Waterfall Glen in southwest suburban Lemont is a huge forest preserve. Its 11 miles of trails wrap around Argonne National Lab. You can park in a lot pretty close to the waterfall or, if you like, you can park further away and make a hike of it. There's plenty of trails to roam. This area has other great options like Cap Sauers Holding Nature Preserve, but it’s fun to have a geological destination like a waterfall. It’s no Niagara Falls, so I don’t think congregating will be a problem.
It's spring. Look for plants.
My wife and I took a plant hunt in Elgin. We went first to Trout Park Nature Preserve. It’s a tiny wetland preserve right off I-90. The plant we came to see was skunk cabbage. It’s in flower right now and by late March the flower will be gone. I’ve always missed it before. Trout Park is a rare wetland spring (no dogs or bikes). Its mineral rich water makes a unique plant habitat possible.
Skunk cabbage’s flower is a red bulb that forces itself out of the ground and even generates heat to push away snow, making it one of the world’s few thermogenic (heat-making) plants. It’s thought to smell and be red, like dead meat, to attract the carrion flies and gnats that are around this early to pollinate it, but I couldn’t smell anything. It may be the leaves that come later that are smelly. The orb in the center, the spadix, looks oddly like a yellow coronavirus, but let’s not get into that. There was plenty of skunk cabbage at Trout Park Nature preserve. It was deeply satisfying to see this rare local wonder. The successful hunt really took our minds off our troubles and let us tap into wonders around us. Treat yourself to something like this.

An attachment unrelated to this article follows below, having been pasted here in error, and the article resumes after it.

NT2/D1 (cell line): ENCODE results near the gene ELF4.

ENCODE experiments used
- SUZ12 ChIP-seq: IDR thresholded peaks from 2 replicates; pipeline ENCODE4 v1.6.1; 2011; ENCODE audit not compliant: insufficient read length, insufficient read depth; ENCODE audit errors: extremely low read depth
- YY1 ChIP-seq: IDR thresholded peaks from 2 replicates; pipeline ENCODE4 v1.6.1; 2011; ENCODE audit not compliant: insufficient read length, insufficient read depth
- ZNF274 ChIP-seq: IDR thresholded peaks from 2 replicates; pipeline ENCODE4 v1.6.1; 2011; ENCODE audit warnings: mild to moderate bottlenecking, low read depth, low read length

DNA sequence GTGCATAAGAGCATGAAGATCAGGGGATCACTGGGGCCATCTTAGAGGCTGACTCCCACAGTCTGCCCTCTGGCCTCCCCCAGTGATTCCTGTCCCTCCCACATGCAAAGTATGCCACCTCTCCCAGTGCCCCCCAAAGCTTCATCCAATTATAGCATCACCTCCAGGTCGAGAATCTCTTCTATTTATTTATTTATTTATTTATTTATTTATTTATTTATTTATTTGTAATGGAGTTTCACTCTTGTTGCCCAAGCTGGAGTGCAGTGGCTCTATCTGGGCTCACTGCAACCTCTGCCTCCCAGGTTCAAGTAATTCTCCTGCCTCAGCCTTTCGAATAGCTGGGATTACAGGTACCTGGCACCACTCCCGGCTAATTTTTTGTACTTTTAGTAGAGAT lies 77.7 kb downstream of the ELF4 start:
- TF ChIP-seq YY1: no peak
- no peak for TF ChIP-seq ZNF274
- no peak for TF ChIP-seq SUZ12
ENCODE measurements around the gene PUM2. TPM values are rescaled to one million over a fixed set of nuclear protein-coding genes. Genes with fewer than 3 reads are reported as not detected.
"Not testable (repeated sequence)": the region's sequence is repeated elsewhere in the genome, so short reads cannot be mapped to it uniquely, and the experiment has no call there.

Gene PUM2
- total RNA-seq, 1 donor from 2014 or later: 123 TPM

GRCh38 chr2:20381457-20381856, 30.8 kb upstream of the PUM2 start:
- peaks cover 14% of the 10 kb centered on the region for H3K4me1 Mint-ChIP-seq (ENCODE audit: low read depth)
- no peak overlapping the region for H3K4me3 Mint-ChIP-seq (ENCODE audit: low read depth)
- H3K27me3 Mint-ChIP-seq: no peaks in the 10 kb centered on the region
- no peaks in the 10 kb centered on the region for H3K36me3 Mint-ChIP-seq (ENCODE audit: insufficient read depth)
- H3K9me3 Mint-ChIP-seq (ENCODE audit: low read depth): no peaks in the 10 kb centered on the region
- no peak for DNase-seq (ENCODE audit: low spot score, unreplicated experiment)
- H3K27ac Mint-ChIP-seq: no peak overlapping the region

We got back in the car and drove to Bluff Spring Fen to double down on the Skunk Cabbage Hunt. A fen is a groundwater-fed wetland. Bluff Spring Fen is maybe even more unusual than Trout Park (no dogs again). To get there you have to enter the Bluff Creek Cemetery (creepy and old) and drive to the back where there’s a few parking spots.
A huge industrial park sits on the other side of Bluff Spring Fen and sandwiched in between is this pretty little spot with lots of rare natives like skunk cabbage. Most of what you want to see is a half mile from the entrance.
There wasn’t as much skunk cabbage here as in Trout Park, but there were some large patches.The strange rolling terrain loaded with native plants must be wonderful in the summer. The Chicago Nature Now website tracks flowering plants and says skunk cabbage is also flowering at Pilcher Park in Joliet. Skunk cabbage is just the beginning of spring’s flowering plant show, but that means spring is here. I could see marsh marigolds and Virginia bluebells peeking out at Trout Park. Shooting star and trillium will follow. Regular plant hunts could go a long way to keeping us sane this spring.
Obviously we’re in a fast-changing situation with authorities closing outdoor spots where people congregate. But even the governor’s “stay at home” order recognizes the value of getting out. Go for it.
One thing to look out for, in Spain and Italy they banned recreational biking, not because of worries about the virus, but about concerns that injured cyclists would use much-needed hospital beds and medical personnel. A lot could happen.
Let’s keep our fingers crossed. Let’s take this opportunity to tap into the wonders unfolding around us, and stay sane and safe.
Jerome McDonnell covers the environment and climate for WBEZ. You can follow him @JeromeMcDonnell.